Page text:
Greg Botelho, Texas Shooting: Outgunned Traffic Officer Stopped 2 Attackers, CNN (Mar. 5, 2015), https://www.cnn.com/2015/05/05/us/texas-police-shooting-hero/index.html [https://perma.cc/AGB6-J9WB].
 Alexander Meleagrou-Hitchens & Seamus Hughes, The Threat to the United States from the Islamic State’s Virtual Entrepreneurs, 10 CTCSentinel 1, 2 (2017).
Oversight of the Federal Bureau of Investigation: Hearing Before the Comm. on the Judiciary, 114 Cong. (43:30-43:45) (2015) (statement of James B. Comey), https://www.judiciary.senate.gov/meetings/oversight-of-the-federal-bureau-of-investigation-12-2015 [https://perma.cc/D8RX-7U3C].
Going Dark: Encryption, Technology, and the Balances Between Public Safety and Privacy: Hearing Before the Comm. on the Judiciary, 114th Cong. (2015) (joint statement of James B. Comey and Sally Quillian Yates), https://www.fbi.gov/news/testimony/going-dark-encryption-technology-and-the-balances-between-public-safety-and-privacy [https://perma.cc/2WHW-C4BM].
Id. at 52:00-52:15.
 Nicole Perlroth, What Is End-to-End Encryption? Another Bull’s-Eye on Big Tech, N.Y. Times (Nov. 19, 2019), https://www.nytimes.com/2019/11/19/technology/end-to-end-encryption.html [https://perma.cc/85CA-34EC].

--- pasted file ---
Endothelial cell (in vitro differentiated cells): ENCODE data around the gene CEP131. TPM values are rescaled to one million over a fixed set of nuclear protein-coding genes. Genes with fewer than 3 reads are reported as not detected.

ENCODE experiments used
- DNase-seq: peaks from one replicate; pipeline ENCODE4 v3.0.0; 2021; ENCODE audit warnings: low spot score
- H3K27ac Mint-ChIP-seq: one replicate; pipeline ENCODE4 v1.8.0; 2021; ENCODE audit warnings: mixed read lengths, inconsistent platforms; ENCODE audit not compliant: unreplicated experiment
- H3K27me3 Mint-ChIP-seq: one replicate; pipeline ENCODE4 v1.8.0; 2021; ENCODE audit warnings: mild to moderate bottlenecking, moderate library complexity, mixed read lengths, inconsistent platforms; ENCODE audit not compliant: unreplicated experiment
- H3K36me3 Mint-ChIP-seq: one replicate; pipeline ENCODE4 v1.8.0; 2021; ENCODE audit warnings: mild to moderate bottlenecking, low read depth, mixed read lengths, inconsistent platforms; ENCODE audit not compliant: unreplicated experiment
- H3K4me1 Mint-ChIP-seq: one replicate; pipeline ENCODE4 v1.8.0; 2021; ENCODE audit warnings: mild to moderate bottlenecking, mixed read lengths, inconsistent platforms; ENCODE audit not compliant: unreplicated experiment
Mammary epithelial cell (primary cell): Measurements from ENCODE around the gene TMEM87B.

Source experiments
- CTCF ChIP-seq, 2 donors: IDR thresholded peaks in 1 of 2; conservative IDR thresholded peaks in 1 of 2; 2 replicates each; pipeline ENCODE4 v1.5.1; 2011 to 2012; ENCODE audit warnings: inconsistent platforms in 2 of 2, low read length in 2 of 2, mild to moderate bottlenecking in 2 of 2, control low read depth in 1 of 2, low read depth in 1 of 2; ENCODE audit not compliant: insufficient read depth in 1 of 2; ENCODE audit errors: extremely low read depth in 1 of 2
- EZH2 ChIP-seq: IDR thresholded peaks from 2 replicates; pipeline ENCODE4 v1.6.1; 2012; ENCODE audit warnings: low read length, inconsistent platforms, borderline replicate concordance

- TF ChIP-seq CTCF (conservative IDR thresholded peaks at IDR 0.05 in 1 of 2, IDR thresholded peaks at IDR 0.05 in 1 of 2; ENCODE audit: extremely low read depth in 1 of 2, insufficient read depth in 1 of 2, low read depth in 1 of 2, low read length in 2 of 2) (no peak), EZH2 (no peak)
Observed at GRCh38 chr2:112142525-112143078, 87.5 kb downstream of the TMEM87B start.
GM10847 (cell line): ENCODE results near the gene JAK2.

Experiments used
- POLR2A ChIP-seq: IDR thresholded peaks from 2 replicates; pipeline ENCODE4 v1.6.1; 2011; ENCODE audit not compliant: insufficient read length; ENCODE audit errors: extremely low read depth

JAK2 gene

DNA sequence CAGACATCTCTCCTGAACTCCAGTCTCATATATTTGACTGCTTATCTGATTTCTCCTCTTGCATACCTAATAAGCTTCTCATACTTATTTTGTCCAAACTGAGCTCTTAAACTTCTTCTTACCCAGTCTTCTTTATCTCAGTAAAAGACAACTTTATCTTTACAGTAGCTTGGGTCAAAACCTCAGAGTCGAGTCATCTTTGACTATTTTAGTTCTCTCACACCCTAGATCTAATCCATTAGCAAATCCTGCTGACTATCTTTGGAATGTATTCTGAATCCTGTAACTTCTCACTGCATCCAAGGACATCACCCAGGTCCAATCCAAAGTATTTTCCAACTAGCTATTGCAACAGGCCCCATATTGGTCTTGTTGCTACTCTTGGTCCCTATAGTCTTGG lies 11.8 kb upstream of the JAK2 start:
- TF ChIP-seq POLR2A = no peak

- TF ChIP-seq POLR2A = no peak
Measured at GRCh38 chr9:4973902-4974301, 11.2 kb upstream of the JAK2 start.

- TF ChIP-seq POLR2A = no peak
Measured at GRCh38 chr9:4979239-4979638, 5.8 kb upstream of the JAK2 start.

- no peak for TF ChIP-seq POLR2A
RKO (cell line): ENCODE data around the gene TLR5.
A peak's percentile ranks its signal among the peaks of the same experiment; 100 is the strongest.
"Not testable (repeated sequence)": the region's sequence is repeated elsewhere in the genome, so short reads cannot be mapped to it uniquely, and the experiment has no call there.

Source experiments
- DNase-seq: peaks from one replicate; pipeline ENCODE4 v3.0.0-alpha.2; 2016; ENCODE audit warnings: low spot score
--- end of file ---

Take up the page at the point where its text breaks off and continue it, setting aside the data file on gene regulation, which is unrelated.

Interview with Joshua Geltzer, Exec. Dir. of the Inst. for Constitutional Advocacy and Prot., Georgetown Univ. Law Ctr., in Wash., D.C. (Feb. 27, 2020).
 For the purposes of this paper, external attack planners are IS terrorists whom the U.S. government has identified for their role in planning, organizing, and directing international terrorist attacks. IS external attack planners, most commonly living and operating in IS-held territories, maintain regular online communication with IS supporters around the world in order to organize and direct international terrorist attacks.
See Press Release, U.S. Dep’t of Def., Coalition Removes ISIS Terrorists from Battlefield (Aug. 3, 2017), https://www.defense.gov/Explore/News/Article/Article/1266520/coalition-removes-isis-terrorists-from-battlefield/source/GovDelivery [https://perma.cc/9XYQ-NPCJ] [hereinafter DoD Press Release].
 See J.M. Berger & Jonathon Morgan, The Brookings Project on U.S. Relations with the Islamic World, The ISIS Twitter Census: Defining and Describing the Population of ISIS Supporters on Twitter 2 (2015), https://www.brookings.edu/wp-content/uploads/2016/06/isis_twitter_census_berger_morgan.pdf [https://perma.cc/8LCF-2RP3]; Cori E. Dauber & Mark Robinson, ISIS and the Hollywood Visual Style, Jihadology (July 6, 2015), https://jihadology.net/2015/07/06/guest-post-isis-and-the-hollywood-visual-style [https://perma.cc/WMT8-E5BT]; John P. Carlin, Inside the Hunt for the World’s Most Dangerous Terrorist, Politico Mag. (Nov. 21, 2018), https://www.politico.com/magazine/story/2018/11/21/junaid-hussain-most-dangerous-terrorist-cyber-hacking-222643 [https://perma.cc/HEB9-UE9H].